Functionality of form

Different arch forms. Illustration: NTNU/Anders Rønnquist.

Form inspires both architects and engineers to accomplish elegance in structures. The famous architect Louis Sullivan stated in 1896 “form follows function”. This well-known phrase express the importance of the shape to be based primarily on its intended function, i.e., that the sole purpose of the building should determine from its form. Moussavi followed up this view of form and function, and stated the expression “the function of form”, by simply asking “But, if not function, what does form follow?”

The functionality of form is a highly relevant and useful concept in engineering. As architects generally are more concerned with the form of a structure, engineers tend to focus on the structural functionality. Structures with irregular shapes and complex geometry are popular amongst architects but not equally important for structural engineers. By exploring the contributions from the engineering profession to the functionality of form, structural engineers may be able to deal with these complex functional and contextual parameters. More knowledge on structures with organic shape and irregular geometry for structural engineers makes them able to give advice and input in collaboration with architects.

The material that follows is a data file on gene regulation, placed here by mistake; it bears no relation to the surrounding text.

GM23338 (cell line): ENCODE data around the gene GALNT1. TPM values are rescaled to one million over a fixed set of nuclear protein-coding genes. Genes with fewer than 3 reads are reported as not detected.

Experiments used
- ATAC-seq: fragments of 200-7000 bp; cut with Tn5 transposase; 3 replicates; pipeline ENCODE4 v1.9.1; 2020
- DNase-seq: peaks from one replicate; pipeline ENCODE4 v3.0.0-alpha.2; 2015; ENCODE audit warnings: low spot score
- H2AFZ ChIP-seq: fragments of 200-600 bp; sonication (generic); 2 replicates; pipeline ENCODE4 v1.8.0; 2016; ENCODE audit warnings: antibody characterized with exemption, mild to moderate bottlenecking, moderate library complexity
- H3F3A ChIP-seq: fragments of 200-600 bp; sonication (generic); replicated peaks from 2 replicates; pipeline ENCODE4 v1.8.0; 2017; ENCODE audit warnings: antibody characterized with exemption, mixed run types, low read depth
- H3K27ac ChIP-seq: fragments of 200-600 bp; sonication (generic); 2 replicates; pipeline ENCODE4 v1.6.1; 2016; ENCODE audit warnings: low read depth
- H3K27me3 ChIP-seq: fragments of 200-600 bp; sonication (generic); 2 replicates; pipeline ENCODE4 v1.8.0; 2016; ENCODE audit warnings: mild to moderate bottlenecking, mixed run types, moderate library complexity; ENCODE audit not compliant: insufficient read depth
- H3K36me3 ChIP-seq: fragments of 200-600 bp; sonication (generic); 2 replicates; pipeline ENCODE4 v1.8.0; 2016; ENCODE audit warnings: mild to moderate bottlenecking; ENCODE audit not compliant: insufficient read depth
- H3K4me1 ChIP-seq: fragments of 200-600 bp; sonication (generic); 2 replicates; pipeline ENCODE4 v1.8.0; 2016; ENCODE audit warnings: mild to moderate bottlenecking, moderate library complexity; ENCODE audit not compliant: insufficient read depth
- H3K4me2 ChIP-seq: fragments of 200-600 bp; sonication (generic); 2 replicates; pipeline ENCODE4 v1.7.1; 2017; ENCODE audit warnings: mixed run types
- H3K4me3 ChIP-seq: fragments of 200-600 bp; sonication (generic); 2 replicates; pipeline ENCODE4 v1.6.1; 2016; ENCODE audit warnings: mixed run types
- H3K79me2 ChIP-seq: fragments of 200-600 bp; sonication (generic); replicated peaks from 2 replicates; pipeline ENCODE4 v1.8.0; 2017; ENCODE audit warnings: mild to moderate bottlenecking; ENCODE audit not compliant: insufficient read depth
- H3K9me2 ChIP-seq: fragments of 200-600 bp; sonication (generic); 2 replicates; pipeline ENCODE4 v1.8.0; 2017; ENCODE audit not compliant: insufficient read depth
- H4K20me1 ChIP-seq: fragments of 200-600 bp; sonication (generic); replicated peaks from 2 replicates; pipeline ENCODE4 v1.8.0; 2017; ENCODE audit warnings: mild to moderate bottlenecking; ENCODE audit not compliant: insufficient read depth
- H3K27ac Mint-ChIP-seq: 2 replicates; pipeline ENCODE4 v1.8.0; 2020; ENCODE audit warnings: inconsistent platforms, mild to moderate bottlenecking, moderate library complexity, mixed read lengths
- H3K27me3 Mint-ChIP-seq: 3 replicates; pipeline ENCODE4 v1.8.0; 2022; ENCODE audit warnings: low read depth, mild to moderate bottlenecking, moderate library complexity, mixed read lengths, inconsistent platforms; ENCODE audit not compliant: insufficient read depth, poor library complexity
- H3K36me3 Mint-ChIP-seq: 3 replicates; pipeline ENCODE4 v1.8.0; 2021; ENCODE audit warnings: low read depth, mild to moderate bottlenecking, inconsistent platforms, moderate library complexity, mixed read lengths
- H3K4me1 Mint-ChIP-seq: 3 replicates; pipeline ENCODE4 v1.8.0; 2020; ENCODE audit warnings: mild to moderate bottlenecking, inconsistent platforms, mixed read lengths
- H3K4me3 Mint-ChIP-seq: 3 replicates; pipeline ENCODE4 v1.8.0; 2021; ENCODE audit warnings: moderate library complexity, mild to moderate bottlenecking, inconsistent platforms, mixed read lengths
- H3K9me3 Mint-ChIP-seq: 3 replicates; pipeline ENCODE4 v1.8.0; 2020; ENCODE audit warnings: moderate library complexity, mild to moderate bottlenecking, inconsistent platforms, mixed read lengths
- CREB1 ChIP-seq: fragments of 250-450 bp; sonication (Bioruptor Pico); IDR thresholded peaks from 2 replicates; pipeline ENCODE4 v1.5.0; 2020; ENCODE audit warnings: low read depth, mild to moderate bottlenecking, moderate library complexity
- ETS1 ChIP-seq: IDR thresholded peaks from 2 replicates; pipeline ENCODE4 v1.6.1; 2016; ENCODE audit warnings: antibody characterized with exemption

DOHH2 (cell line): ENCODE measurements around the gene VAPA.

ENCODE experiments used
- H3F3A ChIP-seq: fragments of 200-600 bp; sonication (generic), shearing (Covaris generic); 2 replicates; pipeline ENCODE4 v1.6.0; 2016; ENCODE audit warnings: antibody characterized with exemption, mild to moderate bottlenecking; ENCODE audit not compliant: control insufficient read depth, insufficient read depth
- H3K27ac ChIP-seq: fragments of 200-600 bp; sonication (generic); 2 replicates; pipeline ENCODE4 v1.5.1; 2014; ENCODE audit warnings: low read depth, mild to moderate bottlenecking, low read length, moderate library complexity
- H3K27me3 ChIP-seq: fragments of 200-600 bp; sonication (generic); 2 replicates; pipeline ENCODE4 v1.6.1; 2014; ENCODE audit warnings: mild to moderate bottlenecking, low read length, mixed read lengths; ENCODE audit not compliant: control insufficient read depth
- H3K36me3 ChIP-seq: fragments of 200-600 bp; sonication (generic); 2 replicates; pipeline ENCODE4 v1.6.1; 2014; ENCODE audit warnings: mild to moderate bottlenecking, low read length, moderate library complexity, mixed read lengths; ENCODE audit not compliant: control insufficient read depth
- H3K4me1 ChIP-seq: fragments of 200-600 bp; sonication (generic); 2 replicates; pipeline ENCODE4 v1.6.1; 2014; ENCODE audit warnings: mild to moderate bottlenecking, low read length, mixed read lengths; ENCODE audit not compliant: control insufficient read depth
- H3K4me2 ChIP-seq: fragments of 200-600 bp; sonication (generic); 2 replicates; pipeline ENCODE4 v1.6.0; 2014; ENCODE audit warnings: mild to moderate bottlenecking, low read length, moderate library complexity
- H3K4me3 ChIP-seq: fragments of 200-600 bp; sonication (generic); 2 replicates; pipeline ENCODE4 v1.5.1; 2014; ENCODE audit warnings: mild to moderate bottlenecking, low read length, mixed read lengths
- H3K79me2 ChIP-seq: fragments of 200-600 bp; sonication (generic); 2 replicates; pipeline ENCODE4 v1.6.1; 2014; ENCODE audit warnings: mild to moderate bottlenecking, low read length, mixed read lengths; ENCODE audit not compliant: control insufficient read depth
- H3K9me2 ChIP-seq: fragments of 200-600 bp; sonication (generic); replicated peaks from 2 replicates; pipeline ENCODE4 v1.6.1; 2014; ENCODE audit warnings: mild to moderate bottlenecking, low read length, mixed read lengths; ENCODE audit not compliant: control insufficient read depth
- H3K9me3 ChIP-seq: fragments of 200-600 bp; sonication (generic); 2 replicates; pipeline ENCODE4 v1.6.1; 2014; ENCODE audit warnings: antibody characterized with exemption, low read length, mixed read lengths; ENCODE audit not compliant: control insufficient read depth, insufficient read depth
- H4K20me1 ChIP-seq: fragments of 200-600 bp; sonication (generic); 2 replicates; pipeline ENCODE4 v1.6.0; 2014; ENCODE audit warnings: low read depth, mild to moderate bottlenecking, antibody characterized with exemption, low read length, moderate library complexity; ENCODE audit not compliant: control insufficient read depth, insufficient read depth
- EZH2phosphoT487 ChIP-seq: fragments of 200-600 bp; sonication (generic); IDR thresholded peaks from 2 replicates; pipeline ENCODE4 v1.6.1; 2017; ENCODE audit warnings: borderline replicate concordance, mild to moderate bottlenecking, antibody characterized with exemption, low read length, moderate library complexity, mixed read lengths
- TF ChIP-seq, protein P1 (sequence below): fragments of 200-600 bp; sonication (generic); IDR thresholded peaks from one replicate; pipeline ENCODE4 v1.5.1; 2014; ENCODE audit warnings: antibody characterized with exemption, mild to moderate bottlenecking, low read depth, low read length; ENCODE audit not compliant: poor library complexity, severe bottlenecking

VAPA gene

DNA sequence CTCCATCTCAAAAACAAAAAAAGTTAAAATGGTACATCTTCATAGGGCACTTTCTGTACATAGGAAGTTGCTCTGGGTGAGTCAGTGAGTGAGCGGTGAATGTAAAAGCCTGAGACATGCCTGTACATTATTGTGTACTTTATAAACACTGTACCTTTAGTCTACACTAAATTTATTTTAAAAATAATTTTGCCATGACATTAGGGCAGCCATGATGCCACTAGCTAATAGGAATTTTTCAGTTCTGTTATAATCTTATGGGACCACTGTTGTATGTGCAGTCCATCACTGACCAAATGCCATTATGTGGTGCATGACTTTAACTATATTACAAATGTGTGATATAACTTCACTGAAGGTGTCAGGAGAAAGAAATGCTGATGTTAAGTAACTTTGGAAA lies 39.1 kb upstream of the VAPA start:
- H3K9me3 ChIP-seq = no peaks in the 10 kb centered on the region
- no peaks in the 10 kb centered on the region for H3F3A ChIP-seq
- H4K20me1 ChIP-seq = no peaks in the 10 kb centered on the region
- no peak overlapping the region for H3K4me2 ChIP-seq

Force flow through lobes to groins. Illustration: NTNU/Anders Rønnquist.

To create an astonishing building, it should both have an appealing look and be structurally efficient. By recognizing how small changes in form can better exploit the structural potential of an architectural proposal, structures that at first were considered complicated or unsound may still be designed, structurally analysed and built without large computational efforts or too costly construction.


Finalized in 2015.